Woman of the Century/Sarah F. Cowles Little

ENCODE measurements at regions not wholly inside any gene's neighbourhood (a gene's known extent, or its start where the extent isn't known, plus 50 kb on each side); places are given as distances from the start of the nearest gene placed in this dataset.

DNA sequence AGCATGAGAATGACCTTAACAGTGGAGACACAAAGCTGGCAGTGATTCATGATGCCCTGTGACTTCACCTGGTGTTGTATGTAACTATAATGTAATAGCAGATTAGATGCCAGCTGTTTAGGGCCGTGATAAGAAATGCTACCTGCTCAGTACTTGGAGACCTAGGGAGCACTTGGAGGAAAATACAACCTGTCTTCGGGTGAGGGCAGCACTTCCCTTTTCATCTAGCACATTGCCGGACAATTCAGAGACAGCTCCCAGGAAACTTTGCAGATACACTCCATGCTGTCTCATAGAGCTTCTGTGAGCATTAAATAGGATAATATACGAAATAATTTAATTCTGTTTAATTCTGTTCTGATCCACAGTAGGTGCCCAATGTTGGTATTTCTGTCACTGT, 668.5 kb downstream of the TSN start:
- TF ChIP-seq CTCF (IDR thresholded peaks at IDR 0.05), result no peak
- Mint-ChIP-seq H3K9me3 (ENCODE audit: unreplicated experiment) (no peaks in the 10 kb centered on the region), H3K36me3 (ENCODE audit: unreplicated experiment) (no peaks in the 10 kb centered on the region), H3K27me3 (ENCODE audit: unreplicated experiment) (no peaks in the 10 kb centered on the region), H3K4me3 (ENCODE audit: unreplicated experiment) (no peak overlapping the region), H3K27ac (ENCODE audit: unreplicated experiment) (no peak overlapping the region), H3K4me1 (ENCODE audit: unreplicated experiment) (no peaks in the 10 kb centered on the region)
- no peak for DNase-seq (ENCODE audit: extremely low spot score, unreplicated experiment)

LITTLE, Mrs. Sarah F. Cowles, educator, born in Oberlin, Ohio. 6th March, 1838. Her father was Rev. Henry Cowles. D.D., a professor in Oberlin Theological Seminary, and an eminent scholar, author and divine. He was born in Litchfield county, Connecticut, and was descended from an old New England family of English origin. Her mother, Alice Welch, was a woman of superior attainments and character, and for several years the principal of the ladies' department of Oberlin College. She was the daughter of Dr. Benjamin Welch, of Norfolk, Conn. Her five brothers were phvsicians and have made the name of " Dr. Welch" widely known throughout western New SARAH F. COWLES LITTLE. England. Sarah F. was the second daughter and fourth child of those parents. As her home was under the very shadow of the college in Oberlin, her opportunities for education were excellent. She was graduated in the classical course in 1859, with the degree of B. A., followed by that of M.A. within a few years. Miss Cowles commenced teaching at the age of fifteen years, in a district school near her home. She taught during several college vacations, and was also employed as a teacher in the preparatory department of the college during the later years of her course. After graduation she taught with success for two years in the public schools of Columbus, Ohio, and in the fall of 1861 went to Janesville, Wis , to serve as principal teacher in the Wisconsin School for the Blind, of which Thomas H. Little was the superintendent. Mr. Little was a graduate of Bowdoin College, in Brunswick, Me., and had been a teacher in the institutions for the blind in Ohio and Louisiana. He had made a special study of that branch of education and was admirably fitted for his post of responsibility by natural endowments, by training and by experience. On 14th July, 1862, Miss Cowles became the wife of Mr. Little, and thenceforth actively participated in all his labors for the blind with hearty sympathy and earnest helpfulness. She continued to teach regularly for a time after her marriage, and at intervals thereafter, being always ready to supplement any lack in any department of the school In Mr. Little's absence or illness he was in the habit of delegating his duties to his wife. When Mr. Little's death occurred, 4th February, 1875, after a week's illness, Mrs. Little was at once chosen by the board of trustees as his successor. There was no woman in the United States in charge of so important a public institution as the Wisconsin School for the Blind, but Mrs. Little's experience and her executive tact fully justified such an innovation. She was thoroughly identified with the work and had proved herself competent for leadership in iL The main building of the institution had been destroyed by fire in 1874. and to the difficulty of carrying on the school work in small and inconvenient quarters was added the supervision of the erection of the enlarged new building. The work was done upon plans made under Mr. Little's direction, with which Mrs. Little was already familiar, and no detail escaped her watchful eye. During the time of her superintendency, the Wisconsin School for the Blind was one of the best managed institutions of the kind in the country, ami Mrs. Little was everywhere recognized as a leader in educational circles She continued at the head of the school until August, 1891, leaving it at the close of thirty years of active service, more than sixteen of them as superintendent. The school had grown from an enrollment of thirty to one of ninety pupils. All the buildings were left in good condition and had been improved and enlarged until little remained to be desired for convenience or durability. Mrs. Little brought to her work strength of mind such as few possess, coupled with rare executive ability and a gentle, womanly sympathy. To those qualities and to her absolute fidelity and practical wisdom in managing every department of the complex work entrusted to her is due the fact that no breath of scandal ever came near the institution, and no difficulties ever arose requiring the intervention of the advisory board, a thing which could not be said of any other institution in Wisconsin, or perhaps in the country. Her care of the blind pupils had in it a large element of maternal tenderness, and the school was really a large family, at once a place of careful instruction and thorough discipline, and yet a real home. Besides her interest in educational lines, she has always taken an active part in Christian work of all kinds. Wherever she is, her influence is felt for good. In the church her loyalty and zeal and her thorough consecration are a constant inspiration. She is a thorough Bible student, and has for years been a successful teacher of a large Bible class for adults, bringing to that work not only a scholarly mind and a quick insight into spiritual things, but a warm heart stored with the riches of years of experience. On leaving the school it was natural that she should turn to some form of Christian work, and that her mother-heart should seek again the care of children who must be separated from home and parents. One of her own four daughters was doing missionary work in a distant land, and thus the way was prepared for her to have a natural and deep interest in the Oberlin Home for Missionary Children, from the very beginning of the plans for its establishment, and at the opening, in 1892, she was ready to take a place at its head. There are gathered children from distant mission fields, sent by their parents, that in the home-land they may receive an education removed from the influences of heathen surroundings.